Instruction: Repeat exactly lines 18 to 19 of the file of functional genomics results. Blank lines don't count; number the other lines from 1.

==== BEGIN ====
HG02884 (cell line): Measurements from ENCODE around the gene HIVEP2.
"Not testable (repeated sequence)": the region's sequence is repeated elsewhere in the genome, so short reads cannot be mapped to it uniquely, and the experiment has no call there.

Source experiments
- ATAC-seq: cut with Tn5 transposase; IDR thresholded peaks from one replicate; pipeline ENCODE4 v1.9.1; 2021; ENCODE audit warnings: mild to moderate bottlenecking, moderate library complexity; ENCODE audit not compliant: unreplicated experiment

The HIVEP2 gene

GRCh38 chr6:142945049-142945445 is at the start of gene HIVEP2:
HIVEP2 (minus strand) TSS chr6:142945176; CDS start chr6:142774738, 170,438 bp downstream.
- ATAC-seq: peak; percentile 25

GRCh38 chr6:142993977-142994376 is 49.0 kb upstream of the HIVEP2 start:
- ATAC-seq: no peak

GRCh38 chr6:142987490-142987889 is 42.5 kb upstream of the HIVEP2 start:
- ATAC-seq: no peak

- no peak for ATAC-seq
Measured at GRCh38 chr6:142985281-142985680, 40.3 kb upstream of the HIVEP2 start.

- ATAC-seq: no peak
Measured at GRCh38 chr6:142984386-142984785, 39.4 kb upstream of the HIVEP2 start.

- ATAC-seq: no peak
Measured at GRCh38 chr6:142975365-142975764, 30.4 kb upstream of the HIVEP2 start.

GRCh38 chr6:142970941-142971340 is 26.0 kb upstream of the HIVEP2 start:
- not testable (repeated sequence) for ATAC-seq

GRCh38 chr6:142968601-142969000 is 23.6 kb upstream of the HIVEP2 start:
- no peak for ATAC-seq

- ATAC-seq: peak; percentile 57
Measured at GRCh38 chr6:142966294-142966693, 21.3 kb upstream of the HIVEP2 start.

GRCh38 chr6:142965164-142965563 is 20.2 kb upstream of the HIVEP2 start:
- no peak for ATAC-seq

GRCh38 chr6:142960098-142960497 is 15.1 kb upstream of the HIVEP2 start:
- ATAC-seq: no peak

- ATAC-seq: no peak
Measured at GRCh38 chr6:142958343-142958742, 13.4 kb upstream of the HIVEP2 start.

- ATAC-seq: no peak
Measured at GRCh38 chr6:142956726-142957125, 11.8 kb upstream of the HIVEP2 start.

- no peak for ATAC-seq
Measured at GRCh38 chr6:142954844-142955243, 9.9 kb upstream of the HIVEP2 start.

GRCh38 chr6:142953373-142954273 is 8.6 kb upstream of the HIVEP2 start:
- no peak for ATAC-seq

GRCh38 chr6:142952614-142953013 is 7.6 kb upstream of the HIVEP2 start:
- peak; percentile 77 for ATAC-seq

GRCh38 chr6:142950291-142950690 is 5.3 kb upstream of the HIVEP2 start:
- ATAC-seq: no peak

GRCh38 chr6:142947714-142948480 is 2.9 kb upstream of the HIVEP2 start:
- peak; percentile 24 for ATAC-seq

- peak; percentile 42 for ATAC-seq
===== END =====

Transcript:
Measured at GRCh38 chr6:142975365-142975764, 30.4 kb upstream of the HIVEP2 start.

GRCh38 chr6:142970941-142971340 is 26.0 kb upstream of the HIVEP2 start: